Moses in historiography from Hellenistic Alexandria to Josephus
By Gregory Thomas Johnston
Master’s Thesis, University of Georgia, 2008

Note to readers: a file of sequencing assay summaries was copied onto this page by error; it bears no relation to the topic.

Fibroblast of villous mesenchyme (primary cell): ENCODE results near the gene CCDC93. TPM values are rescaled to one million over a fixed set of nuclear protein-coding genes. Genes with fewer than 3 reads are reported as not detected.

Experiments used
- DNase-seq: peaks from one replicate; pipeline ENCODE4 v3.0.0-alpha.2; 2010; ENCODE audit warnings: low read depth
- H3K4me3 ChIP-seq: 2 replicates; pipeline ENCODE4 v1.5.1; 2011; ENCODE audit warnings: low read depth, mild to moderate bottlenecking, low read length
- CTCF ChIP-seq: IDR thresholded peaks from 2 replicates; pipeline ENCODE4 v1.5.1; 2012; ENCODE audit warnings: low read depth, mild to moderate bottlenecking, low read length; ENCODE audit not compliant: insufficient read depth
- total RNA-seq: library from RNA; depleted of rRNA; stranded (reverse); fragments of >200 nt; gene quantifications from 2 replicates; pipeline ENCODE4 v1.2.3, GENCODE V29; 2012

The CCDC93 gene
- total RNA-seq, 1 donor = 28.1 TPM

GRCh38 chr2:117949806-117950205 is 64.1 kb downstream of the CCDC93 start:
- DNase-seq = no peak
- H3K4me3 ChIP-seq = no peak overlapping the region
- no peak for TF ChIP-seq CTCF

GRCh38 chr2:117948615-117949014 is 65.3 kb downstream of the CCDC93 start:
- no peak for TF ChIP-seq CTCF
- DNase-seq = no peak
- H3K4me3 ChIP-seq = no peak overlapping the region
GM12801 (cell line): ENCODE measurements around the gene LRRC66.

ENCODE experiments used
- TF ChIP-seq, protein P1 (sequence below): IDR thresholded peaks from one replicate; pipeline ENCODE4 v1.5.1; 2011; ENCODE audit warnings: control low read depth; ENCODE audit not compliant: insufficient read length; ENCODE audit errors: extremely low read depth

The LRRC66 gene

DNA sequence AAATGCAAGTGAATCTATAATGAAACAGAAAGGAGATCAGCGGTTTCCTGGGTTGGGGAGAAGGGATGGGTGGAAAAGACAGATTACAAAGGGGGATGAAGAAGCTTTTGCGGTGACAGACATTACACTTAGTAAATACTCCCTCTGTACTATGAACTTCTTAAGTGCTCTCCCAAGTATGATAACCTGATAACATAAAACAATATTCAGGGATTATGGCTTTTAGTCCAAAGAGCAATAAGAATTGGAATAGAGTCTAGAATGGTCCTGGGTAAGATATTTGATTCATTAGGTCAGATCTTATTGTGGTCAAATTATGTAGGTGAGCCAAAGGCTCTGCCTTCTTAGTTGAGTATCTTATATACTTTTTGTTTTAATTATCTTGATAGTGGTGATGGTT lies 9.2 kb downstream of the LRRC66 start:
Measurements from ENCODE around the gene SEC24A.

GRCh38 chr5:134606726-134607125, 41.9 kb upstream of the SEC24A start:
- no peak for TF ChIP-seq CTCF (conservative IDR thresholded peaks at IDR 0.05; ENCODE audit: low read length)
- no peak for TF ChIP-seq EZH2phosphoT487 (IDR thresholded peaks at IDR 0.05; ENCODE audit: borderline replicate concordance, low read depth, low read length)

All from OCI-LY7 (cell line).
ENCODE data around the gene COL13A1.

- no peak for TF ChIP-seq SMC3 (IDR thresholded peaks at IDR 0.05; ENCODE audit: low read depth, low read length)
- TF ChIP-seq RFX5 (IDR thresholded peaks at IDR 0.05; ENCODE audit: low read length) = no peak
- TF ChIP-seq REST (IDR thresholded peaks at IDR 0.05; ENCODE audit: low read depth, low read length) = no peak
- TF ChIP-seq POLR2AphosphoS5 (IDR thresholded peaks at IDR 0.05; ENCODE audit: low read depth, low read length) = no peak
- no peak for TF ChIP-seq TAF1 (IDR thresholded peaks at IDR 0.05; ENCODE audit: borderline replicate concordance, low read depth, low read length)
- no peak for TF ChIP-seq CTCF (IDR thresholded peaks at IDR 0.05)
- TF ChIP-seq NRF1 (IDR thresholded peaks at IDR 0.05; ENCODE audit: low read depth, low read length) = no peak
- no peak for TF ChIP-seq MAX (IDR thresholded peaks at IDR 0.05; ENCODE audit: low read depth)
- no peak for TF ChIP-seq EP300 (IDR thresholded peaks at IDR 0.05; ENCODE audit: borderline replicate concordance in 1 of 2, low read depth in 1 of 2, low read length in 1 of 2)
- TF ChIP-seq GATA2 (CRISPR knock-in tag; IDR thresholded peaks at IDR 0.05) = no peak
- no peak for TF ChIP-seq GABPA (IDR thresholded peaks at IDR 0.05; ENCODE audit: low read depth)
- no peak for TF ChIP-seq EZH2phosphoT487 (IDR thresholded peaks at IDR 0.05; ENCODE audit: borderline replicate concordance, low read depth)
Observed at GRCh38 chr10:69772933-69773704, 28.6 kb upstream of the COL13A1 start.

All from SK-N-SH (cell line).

Abstract: In Greek and Roman historiography various presentations of Moses have emerged from different political and cultural environments. Hellenistic Jewish authors demonstrate a willingness to stray from the traditional story in pursuit of their polemic objective: to convince Greek speakers of the significance of the Jewish nation in the history of culture. In these stories, Moses is Kulturbringer, responsible for the cultural greatness of Egypt and, in turn, of Greece. Universal historians of the late first century BCE used the story of Moses to shed light on a region and its people which had recently become significant in the struggle for power in the Mediterranean world. Josephus argues instead that Moses was a great legislator on the basis of the greatness of his deeds and that he exceeded Lycurgus, Solon, and Zaleucus in antiquity. Despite Jewish arguments, Greeks and Romans found ways of undermining Jewish claims without denying their reality.